A hybrid solar eclipse is a very rare and rare astronomical event, and there will soon be one on April 20, 2023.
Talk to most eclipse chasers and they will tell you that there are three types of solar eclipse. The first is a partial eclipse of the most common and least impressive because Moon it just blocks part of the sun sending a shadow, the penumbra, across a swath of Earth. The second is an annular solar eclipse, where the moon blocks the center of the sun, but leaves a circle of sunlight visible from within a shadow called an antumbra. It is often called the “ring of fire.” The third is a total solar eclipse in which the moon blocks out the entirety of the solar disk, revealing the spectacular sight of the solar corona, which can be seen with the naked eye from the moon’s dark shadow, the umbra.
However, there is an intriguing fourth type of solar eclipse, a hybrid solar eclipse, which occurs only a few times per century. It is a combination of the other three types, but it is also impossible to experience it in all its glory. Luckily, the next solar eclipse occur in Land It will be a hybrid solar eclipse. Here’s everything you need to know about the upcoming hybrid solar eclipse: the rarest, most intriguing, and possibly the most spectacular and globally interesting type of solar eclipse in existence.
WHAT IS A HYBRID SOLAR ECLIPSE?
A hybrid solar eclipse combines an annular and a total solar eclipse where the former becomes the latter and then usually returns. Therefore, observers at different points in the eclipse path may experience different phenomena. For example, if you watch a hybrid solar eclipse at sunrise or sunset, you might see a brief “ring of fire.” If you view it at noon, that is, at the midpoint of the eclipse’s path across the Earth’s surface, you will experience totality. Therefore, it is impossible to experience both an annular and total solar eclipse during a hybrid event – you have to choose.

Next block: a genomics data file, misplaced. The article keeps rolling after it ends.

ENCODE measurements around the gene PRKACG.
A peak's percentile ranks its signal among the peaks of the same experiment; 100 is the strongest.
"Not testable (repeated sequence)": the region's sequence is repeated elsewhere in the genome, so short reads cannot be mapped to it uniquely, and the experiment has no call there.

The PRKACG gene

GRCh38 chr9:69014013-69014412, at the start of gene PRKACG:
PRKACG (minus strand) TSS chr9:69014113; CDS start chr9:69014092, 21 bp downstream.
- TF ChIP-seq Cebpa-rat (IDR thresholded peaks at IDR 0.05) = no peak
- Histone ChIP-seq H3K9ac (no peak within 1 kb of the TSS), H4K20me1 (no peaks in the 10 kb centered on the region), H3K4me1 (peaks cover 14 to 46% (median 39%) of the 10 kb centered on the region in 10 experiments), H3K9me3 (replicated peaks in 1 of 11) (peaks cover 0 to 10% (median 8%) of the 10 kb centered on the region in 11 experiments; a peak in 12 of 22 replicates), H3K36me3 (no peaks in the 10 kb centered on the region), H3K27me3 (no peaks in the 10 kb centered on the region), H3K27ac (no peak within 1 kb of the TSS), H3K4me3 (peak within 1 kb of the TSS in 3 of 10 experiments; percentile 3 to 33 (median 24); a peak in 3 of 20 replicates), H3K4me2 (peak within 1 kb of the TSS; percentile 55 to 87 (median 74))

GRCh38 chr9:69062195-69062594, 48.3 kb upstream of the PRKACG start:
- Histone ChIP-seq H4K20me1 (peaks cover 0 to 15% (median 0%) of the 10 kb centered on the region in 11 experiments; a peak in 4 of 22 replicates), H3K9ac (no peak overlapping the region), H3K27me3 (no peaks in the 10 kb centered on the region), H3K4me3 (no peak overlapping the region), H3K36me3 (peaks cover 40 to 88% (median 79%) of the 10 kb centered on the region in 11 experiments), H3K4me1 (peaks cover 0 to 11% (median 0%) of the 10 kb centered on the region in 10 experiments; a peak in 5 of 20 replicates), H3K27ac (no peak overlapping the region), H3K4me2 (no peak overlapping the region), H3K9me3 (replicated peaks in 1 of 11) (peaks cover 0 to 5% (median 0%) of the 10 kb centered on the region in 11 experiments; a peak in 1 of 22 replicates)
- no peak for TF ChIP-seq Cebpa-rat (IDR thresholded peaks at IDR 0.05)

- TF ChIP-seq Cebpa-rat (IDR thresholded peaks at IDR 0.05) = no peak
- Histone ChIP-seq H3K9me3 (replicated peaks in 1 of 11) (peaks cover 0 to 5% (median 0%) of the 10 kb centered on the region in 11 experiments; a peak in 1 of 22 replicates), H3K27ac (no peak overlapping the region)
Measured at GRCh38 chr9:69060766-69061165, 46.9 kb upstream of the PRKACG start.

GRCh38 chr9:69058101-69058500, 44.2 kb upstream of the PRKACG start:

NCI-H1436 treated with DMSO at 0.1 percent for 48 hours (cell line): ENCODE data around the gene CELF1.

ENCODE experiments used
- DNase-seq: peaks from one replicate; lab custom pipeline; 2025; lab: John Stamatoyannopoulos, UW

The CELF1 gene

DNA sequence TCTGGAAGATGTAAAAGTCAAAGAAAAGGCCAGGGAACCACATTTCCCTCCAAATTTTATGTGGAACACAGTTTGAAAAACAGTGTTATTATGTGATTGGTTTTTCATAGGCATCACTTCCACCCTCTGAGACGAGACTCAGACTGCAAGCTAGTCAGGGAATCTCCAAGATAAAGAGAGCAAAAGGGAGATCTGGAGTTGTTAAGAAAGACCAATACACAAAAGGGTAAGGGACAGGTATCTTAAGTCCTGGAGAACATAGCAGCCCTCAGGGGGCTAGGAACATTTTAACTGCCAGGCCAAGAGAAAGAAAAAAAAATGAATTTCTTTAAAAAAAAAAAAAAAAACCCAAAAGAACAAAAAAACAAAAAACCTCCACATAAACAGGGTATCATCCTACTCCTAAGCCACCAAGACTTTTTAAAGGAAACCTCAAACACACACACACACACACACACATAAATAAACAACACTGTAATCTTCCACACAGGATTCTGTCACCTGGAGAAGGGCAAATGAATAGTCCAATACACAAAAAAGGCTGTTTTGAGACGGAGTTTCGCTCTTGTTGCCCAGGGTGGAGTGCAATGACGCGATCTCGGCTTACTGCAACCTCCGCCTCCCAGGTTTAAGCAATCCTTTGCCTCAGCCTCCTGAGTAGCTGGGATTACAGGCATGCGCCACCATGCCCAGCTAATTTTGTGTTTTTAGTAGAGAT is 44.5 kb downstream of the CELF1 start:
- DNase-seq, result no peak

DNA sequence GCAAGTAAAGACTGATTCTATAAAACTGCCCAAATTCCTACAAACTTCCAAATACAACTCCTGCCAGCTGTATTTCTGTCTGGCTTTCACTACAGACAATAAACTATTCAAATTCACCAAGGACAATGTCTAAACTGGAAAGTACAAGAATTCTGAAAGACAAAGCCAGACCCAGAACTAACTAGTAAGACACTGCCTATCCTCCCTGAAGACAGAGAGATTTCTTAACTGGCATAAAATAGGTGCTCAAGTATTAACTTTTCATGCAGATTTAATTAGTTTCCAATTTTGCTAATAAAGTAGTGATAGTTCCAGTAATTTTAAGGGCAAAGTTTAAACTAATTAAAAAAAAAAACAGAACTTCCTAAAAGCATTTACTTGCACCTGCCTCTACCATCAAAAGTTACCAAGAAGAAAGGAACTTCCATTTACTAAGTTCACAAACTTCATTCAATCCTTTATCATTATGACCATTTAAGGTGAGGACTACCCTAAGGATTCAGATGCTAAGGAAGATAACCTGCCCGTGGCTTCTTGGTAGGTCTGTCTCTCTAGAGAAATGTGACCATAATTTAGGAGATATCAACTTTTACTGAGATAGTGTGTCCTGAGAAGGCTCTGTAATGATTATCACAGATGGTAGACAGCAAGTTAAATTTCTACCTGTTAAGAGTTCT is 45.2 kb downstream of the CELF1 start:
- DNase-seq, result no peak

Remember, NEVER look at the sun without proper protection. Our how to observe the sun safely The guide tells you everything you need to know about safe solar observations. The guide also tells you about the solar targets you can search for and the equipment needed to do so.
If you want to get everything ready to view a solar eclipse, we have guides for the best cameras for astrophotographyand the best lenses for astrophotography. Our how to photograph a solar eclipse The guide will also help you plan your next sungazing adventure.
WHY DO HYBRID SOLAR ECLIPSES HAPPEN?
Hybrid solar eclipses occur when the moon’s distance is close to its limit for the umbral shadow to reach Earth and because the earth is curved (opens in a new tab). The moon is just the right distance from Earth so that the apex of its cone-shaped shadow is slightly above the Earth’s surface at the beginning and end of the eclipse path, making the antumbral shadow of the moon moves across the Earth and causes an annular solar eclipse. . However, in the middle of the eclipse path, the apex of the moon’s umbral shadow hits the Earth’s surface because that part of the planet is slightly closer to the moon.
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This diagram of a hybrid solar eclipse shows how the Moon’s distance from Earth determines the shadow cast on Earth’s surface, from the dim penumbra of a partial solar eclipse to the deep, dark umbra of totality and antumbra, a kind of half shadow — of annularity.
WHEN IS THE NEXT HYBRID SOLAR ECLIPSE?